Clark County Today Editor Ken Vance shares his disappointment over recent developments concerning police in Portland and Seattle
We continue to witness one of the most insane times in the history of our country as elected officials and community leaders around the nation and region continue to allow a vocal, aggressive, and often violent and criminal minority of Americans who endanger our safety and diminish our quality of life.
In Seattle, the City Council voted Monday to cut $4 million from the budget of its police department. It has been reported that it will equate to an $11-million reduction over the course of a year. Now, it should be pointed out that the department’s total budget is $400 million and the cuts are far less than the 50 percent that some radicals were asking for.
However, the cuts were significant enough that Seattle Police Chief Carmen Best submitted her retirement. Best, understandably, has had enough. She was the first black woman to lead the Seattle police force. She was tired of the lack of support, and outright disrespect of law enforcement in that city. By all accounts she was an exemplary police officer and a tremendous loss to that city.
In Portland, things, as we know, are no better. Violence and criminal activity continues to drown out any peaceful demonstrations and protests going on in that city. Multnomah County District Attorney Mike Schmidt announced Tuesday that his office will drop most of the charges filed against protesters in Portland. Schmidt said his prosecutors won’t pursue demonstrators accused of interfering with police, disorderly conduct, criminal trespass, escape or harassment if the allegations don’t involve “deliberate’’ property damage, theft or force against another person or threats of force.
Portland Police Chief Chuck Lovell said Schmidt’s policy changes don’t alter state law and that the Police Bureau “remains committed to public safety.” Lovell added that his officers will continue to make arrests regardless of whether the prosecutor’s office decides to do their job or not.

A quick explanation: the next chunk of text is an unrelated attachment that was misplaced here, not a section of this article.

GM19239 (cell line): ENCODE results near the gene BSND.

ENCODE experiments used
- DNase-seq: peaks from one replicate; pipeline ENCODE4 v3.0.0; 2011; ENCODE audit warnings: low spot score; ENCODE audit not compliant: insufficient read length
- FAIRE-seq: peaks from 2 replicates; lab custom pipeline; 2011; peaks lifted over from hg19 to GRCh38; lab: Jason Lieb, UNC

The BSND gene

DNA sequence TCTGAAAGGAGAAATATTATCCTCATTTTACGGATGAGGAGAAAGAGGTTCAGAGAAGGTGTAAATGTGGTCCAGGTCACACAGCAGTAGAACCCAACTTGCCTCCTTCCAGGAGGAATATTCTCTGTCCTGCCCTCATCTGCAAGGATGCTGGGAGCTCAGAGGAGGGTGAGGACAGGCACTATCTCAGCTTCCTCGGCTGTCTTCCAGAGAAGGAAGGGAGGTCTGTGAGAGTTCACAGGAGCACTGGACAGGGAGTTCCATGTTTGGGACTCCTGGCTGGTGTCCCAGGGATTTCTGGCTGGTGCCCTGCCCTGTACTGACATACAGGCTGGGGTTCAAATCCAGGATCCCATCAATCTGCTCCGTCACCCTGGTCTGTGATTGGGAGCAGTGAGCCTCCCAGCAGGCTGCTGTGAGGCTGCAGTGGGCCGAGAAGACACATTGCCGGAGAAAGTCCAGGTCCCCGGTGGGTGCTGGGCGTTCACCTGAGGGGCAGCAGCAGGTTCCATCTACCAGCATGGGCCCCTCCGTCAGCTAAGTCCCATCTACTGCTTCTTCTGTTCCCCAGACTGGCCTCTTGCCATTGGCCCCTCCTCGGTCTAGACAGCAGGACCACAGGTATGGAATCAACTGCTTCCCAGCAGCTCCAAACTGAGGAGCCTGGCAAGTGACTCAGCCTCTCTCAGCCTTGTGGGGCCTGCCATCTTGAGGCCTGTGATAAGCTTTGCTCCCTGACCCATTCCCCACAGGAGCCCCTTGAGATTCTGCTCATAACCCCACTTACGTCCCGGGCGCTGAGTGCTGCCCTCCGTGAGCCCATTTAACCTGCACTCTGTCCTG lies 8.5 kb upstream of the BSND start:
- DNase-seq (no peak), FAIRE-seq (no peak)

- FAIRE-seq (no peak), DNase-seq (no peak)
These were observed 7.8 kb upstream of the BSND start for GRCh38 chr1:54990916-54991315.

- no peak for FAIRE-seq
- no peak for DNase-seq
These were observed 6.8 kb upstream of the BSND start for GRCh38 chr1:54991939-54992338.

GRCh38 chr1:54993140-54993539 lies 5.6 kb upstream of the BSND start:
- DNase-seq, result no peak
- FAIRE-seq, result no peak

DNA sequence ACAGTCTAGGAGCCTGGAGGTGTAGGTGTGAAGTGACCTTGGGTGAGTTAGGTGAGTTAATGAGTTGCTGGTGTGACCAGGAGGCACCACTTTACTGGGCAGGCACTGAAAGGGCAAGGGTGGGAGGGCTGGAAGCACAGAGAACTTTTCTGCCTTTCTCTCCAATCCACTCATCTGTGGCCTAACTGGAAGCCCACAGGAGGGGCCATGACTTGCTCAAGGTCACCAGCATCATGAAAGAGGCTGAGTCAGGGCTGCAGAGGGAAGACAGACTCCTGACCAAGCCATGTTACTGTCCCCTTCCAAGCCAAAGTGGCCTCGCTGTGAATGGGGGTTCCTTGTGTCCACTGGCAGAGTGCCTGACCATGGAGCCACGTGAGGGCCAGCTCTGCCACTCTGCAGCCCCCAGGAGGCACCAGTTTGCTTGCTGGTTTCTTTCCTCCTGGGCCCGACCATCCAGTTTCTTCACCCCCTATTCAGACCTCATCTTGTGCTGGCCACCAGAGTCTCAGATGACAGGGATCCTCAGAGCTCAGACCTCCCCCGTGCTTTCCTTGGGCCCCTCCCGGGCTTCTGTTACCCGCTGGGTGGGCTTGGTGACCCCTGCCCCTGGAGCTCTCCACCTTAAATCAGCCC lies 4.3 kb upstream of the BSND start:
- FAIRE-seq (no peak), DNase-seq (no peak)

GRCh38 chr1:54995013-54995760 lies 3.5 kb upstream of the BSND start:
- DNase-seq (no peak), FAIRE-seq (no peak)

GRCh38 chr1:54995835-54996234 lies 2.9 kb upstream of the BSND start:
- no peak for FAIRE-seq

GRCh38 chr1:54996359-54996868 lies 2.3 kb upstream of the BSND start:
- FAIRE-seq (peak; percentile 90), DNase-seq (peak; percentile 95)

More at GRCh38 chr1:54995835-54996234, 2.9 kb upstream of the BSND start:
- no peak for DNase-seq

What makes these latest news items so unbelievable is that the overwhelming majority of Americans, of all skin colors, want the police to spend either more time, or the same amount of time in their neighborhoods. And, that can’t take place if elected officials bow to the pressure to defund police departments.
A recent Gallup poll, conducted June 23 through July 6, revealed that 86 percent of all American adults either wanted to see the police in the neighborhoods more (19 percent) or the same (67 percent) amount of time. A breakdown of race, shows that 81 percent of black Americans wanted the police to spend either more time (20 percent) or the same amount of time (61 percent) in their neighborhoods. Among white Americans, 88 percent either wanted to see police more often (17 percent) or the same (71 percent). Eighty-three percent of Hispanic Americans wanted to see the police in their neighborhoods either more (24 percent) or the same (59 percent) amount of time. And, 72 percent of Asian Americans wanted the police in their neighborhoods either more (9 percent) or the same (63 percent) amount of time.
We’ve all seen the disturbing news coverage of the very vocal minority. The incredibly irresponsible adults who put T-shirts on small children with the words “(expletive) The Police,’’ or place signs in the children’s hands with the same message. Even worse, are those who coach those innocent and unknowing children to repeat those words in front of cameras recording the sadness. And, the graffiti, the destruction, the vandalism, the criminal activity … it’s beyond disturbing.
As much as it turns my stomach, that’s not the point. The point is that it’s absolutely not the way the overwhelming majority of Americans feel, and I’m not just referring to white Americans. Americans of all skin colors support law enforcement and want to feel protected by police.
And, anyone who believes I’m blindly supporting law enforcement without any recognition of how they can do better, please refer to my previous thoughts on the subject. I believe we can do better. I support the need for police reform:
This is an election year. I’ve told you many times, I don’t tell you how to vote or who to vote for. But, it’s time for our elected officials to do the right thing, and that’s not what the members of the Seattle City Council and the Multnomah County Prosecutor’s Office are doing right now. Our elected officials have to display the courage to stand up to the vocal, aggressive, and often violent and criminal minority of Americans of all skin colors. Or, in my opinion, they should be held accountable in November.